Law & Economics Working Papers
Encryption propertizes copyright. Prior to the rise of encryption, intellectual property wasn’t really property. Instead, these rights consisted of rights to sue to block use or seek damages for after-the-fact use. Encryption makes possible before-the-fact limits on use of the sort that we associate with physical property. Copyrighted works are becoming real property in a way that will never happen for trademarks or patents. This essay traces the role of consent and refusal for copyrighted works in the context of mass media entertainment. Early phonograph and movie projector manufacturers sought to limit the use of the equipment to specified music or films, almost certainly in an effort at price discrimination. With the rise of radio, we see similar use restrictions imposed by the record companies, but these restrictions should be seen first as a form of raising rival’s costs. The fight over home-taping use of the VCR should be seen in consent terms as well, where entry was clearly facilitated by the absence of any requirement of advance consent from copyright holders. Now with the current dispute over a possible broadcast flag for digital TV, we may complete the path started by Edison and his contemporaries. In considering the extent to which we should embrace full propertization of copyrighted works through encryption, we should expect transaction forms to vary with transaction costs and technological possibilities and should not somehow privilege a narrow set of institutional arrangements that arose under different constraints.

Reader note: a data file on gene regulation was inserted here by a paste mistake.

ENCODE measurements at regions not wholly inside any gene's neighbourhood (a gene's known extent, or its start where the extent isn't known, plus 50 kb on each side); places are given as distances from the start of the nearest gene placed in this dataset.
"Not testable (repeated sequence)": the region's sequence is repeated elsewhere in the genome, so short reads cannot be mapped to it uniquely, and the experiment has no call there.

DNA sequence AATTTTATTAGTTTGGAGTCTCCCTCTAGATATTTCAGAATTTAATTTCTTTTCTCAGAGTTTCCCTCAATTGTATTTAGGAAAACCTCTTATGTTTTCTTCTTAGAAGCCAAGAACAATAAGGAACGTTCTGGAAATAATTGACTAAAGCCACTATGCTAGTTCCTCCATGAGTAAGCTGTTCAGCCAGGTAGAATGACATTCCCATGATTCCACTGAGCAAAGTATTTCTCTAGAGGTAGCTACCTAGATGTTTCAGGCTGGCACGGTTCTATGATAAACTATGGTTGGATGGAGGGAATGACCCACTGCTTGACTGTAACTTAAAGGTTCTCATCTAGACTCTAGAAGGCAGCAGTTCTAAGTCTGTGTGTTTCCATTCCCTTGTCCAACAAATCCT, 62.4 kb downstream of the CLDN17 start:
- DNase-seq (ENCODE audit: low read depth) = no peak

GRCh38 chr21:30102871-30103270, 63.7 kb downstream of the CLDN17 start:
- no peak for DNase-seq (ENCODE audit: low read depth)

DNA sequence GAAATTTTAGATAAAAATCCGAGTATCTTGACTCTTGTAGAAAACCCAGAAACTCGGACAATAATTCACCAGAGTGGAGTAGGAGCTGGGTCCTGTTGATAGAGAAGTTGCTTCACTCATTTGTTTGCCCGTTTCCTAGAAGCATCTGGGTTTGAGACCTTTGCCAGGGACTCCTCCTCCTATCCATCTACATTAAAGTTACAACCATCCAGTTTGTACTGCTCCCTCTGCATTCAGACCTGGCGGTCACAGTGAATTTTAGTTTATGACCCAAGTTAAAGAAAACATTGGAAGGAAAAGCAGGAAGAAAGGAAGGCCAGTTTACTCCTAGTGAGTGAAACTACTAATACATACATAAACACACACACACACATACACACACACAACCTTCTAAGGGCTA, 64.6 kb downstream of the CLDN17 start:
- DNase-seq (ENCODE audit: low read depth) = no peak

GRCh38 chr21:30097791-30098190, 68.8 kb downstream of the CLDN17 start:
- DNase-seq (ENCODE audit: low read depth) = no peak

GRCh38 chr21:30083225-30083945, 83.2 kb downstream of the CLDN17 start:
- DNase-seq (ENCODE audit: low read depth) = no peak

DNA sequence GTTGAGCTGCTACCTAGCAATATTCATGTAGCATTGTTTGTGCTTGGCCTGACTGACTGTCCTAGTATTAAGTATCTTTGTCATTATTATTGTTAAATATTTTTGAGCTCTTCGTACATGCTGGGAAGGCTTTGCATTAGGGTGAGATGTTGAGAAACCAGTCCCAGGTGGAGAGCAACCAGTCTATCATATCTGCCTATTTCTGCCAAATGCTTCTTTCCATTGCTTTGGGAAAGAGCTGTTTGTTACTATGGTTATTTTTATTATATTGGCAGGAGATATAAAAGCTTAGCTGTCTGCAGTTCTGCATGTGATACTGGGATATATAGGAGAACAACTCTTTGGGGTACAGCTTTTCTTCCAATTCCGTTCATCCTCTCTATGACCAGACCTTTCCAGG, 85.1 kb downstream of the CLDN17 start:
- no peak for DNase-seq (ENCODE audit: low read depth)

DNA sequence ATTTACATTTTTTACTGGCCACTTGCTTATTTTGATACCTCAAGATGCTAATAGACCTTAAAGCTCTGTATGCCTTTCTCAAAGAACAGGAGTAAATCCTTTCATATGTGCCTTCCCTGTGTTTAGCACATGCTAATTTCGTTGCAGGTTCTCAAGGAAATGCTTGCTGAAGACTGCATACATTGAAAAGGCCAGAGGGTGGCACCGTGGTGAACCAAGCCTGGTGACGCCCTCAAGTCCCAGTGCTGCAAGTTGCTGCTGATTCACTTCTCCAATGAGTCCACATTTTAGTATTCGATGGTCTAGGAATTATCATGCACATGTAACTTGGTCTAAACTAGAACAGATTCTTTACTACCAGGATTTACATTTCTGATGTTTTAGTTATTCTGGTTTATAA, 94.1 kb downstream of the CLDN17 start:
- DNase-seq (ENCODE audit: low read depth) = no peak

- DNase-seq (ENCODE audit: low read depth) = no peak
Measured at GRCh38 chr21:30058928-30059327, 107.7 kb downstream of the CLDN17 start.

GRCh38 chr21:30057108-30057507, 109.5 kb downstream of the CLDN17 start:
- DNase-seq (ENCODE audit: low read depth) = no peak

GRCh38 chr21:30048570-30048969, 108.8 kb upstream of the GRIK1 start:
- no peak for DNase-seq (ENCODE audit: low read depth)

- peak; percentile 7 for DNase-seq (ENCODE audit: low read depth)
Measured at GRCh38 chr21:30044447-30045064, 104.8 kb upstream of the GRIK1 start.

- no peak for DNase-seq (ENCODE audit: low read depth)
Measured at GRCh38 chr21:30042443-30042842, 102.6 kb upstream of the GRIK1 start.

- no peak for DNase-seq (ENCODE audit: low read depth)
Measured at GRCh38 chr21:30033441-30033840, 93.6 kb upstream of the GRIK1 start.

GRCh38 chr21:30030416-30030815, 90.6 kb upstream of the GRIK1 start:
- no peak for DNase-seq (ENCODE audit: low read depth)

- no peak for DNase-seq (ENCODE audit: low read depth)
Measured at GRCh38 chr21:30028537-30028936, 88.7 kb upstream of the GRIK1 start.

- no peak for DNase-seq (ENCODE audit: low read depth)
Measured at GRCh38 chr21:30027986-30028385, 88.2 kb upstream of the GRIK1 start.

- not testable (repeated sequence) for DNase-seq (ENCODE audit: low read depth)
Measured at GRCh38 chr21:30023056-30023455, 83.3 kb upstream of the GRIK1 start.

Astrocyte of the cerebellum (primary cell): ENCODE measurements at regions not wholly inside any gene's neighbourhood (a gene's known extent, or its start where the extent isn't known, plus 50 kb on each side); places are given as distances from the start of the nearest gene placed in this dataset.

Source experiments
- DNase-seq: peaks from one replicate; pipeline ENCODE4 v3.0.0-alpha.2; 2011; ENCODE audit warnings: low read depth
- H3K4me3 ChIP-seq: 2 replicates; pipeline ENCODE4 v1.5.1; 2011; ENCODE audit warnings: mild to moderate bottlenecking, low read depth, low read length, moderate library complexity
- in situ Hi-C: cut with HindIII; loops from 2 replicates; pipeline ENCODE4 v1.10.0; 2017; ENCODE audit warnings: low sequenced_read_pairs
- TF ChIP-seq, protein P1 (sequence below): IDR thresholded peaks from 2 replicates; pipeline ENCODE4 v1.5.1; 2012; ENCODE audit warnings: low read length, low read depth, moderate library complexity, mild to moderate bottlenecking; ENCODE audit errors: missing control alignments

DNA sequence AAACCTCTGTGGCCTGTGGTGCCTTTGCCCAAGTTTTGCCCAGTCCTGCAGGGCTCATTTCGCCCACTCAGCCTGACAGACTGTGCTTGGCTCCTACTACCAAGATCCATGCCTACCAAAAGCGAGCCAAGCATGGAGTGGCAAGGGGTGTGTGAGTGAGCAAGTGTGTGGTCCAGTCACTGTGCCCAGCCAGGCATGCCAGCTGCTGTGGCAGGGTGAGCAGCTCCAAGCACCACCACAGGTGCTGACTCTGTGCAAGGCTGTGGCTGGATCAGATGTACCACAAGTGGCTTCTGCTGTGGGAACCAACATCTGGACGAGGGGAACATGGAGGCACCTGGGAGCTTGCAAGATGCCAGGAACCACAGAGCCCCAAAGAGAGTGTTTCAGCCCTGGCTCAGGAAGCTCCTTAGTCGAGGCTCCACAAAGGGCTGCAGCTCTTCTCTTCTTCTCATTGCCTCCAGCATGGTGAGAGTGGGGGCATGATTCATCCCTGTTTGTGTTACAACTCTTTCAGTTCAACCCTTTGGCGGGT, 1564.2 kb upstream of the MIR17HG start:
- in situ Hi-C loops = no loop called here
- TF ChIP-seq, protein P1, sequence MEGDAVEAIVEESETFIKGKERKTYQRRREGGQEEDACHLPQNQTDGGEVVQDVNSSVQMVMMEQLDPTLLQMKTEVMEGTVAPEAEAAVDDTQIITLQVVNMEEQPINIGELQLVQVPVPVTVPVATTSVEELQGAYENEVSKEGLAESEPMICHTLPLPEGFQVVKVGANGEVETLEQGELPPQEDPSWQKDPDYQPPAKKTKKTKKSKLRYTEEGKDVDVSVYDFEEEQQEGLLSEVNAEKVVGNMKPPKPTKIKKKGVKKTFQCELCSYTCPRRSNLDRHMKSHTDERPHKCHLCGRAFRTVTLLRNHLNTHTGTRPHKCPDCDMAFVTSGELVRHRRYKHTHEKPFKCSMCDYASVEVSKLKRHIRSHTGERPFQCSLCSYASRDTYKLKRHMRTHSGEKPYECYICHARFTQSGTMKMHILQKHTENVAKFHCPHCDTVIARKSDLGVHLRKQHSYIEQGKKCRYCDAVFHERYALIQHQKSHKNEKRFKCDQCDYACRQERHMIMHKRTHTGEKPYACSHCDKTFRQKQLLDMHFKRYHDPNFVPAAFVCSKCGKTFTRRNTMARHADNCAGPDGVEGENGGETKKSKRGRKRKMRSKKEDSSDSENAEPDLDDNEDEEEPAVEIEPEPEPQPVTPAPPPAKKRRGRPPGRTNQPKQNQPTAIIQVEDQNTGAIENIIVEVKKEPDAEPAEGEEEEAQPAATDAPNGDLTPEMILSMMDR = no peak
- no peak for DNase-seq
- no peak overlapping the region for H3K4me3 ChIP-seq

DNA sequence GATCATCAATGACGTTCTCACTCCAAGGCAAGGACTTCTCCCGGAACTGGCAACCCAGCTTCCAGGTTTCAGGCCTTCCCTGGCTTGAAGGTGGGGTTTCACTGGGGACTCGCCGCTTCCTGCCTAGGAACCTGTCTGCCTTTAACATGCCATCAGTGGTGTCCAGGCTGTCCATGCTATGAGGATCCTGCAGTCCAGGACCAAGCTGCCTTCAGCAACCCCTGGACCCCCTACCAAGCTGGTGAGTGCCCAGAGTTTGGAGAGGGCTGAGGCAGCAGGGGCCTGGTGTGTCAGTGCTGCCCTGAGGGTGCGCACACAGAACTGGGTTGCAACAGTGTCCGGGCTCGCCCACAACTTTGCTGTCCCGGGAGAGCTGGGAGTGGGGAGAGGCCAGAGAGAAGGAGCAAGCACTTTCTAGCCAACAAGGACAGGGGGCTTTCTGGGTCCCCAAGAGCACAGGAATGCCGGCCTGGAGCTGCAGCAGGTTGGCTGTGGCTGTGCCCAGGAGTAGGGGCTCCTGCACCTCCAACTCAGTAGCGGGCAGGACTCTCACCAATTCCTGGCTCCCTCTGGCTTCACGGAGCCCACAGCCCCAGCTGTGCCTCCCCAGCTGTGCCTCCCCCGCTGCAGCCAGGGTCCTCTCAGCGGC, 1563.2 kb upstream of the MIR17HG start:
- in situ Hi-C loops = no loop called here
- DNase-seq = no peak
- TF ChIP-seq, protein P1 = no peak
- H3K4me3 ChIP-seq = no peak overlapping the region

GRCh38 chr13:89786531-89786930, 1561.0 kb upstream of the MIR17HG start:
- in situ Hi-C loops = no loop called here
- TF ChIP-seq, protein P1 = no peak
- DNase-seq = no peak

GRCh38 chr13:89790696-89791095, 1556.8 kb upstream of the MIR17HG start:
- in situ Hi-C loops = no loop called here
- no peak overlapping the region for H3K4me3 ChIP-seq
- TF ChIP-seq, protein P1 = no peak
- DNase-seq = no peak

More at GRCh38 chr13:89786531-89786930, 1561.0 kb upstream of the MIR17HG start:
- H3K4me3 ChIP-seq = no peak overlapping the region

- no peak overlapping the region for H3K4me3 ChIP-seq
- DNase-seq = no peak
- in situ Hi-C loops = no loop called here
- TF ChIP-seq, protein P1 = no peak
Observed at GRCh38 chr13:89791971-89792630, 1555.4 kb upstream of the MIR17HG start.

Randal C. Picker, "From Edison to the Broadcast Flag: Mechanisms of Consent and Refusal and the Propertization of Copyright" (John M. Olin Program in Law and Economics Working Paper No. 159, 2002).